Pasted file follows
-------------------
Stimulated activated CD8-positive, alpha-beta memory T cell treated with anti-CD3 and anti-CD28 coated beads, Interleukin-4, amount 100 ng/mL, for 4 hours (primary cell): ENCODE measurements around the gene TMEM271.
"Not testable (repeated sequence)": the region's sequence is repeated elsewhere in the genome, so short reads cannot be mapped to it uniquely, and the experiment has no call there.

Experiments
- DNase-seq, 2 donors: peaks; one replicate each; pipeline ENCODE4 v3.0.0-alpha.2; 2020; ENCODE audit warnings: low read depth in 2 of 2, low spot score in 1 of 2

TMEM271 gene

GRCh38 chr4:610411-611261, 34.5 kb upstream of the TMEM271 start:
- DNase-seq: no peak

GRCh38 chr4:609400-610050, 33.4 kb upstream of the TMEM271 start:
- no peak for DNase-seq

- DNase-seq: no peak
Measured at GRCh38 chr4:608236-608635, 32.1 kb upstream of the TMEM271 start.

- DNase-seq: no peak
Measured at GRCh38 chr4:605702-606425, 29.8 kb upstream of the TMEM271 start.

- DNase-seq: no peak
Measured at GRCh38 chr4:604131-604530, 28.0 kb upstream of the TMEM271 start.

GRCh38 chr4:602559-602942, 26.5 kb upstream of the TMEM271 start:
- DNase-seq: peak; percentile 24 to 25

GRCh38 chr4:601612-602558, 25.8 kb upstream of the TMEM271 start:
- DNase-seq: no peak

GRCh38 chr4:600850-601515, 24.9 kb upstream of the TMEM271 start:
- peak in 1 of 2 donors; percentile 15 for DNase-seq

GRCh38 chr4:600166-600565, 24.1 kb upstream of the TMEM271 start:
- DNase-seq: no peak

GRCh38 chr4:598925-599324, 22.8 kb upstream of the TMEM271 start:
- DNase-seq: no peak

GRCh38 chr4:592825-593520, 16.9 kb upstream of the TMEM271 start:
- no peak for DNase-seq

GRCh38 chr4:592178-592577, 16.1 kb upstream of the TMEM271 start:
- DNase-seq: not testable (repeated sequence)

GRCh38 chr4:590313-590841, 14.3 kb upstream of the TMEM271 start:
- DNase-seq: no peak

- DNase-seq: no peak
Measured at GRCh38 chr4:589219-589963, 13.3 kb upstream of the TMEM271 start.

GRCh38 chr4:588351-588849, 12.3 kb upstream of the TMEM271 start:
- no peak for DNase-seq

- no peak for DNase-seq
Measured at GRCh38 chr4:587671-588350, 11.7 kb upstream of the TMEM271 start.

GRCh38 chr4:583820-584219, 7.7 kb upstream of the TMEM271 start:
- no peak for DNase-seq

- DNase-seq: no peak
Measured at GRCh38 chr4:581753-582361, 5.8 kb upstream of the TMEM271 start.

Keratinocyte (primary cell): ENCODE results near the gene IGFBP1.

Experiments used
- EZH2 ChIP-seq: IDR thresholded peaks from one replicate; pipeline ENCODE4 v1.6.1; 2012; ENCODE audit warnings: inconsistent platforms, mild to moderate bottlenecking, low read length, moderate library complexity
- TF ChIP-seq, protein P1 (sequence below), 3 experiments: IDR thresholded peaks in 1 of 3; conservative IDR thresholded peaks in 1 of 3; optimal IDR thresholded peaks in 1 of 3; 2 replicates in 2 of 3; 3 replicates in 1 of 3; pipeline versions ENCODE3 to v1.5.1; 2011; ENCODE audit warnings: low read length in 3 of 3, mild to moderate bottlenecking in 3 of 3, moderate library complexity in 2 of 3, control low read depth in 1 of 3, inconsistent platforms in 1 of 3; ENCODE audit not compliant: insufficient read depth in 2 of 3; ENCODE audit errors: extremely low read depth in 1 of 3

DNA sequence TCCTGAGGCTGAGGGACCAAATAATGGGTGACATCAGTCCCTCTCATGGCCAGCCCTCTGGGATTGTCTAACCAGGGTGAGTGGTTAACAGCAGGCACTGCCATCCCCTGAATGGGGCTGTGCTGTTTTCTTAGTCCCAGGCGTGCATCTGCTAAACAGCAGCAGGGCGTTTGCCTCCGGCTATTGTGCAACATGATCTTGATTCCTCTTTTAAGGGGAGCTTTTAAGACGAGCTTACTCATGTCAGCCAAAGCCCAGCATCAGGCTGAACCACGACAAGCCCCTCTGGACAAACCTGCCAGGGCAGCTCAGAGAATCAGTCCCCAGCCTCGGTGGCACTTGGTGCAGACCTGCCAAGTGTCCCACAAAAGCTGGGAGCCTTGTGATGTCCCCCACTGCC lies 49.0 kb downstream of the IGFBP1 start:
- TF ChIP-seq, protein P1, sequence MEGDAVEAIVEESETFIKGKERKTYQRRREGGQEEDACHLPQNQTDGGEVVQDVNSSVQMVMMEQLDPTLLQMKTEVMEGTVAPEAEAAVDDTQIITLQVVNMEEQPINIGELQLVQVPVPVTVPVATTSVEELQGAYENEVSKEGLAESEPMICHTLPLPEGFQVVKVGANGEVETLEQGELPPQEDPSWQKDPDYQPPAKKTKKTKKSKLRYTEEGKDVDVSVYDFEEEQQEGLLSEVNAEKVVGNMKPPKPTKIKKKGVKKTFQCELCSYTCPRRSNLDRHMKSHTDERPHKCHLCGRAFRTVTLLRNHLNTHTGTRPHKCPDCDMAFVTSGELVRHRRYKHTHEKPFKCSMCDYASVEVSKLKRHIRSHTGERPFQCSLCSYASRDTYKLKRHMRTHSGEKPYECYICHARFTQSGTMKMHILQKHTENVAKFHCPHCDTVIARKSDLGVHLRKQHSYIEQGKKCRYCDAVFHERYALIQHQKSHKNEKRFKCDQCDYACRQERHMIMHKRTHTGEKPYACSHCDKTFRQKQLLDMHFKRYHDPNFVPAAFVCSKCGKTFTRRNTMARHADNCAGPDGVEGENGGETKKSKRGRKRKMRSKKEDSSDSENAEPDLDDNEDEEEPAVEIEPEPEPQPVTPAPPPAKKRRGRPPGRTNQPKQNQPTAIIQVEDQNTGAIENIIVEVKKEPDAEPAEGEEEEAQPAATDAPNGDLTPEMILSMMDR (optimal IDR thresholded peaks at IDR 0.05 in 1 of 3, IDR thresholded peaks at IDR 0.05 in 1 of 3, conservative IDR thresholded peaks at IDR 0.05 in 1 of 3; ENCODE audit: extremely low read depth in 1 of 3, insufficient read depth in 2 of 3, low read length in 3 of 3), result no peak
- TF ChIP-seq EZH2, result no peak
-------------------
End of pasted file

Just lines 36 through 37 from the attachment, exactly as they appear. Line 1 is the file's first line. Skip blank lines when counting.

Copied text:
- no peak for DNase-seq
Measured at GRCh38 chr4:587671-588350, 11.7 kb upstream of the TMEM271 start.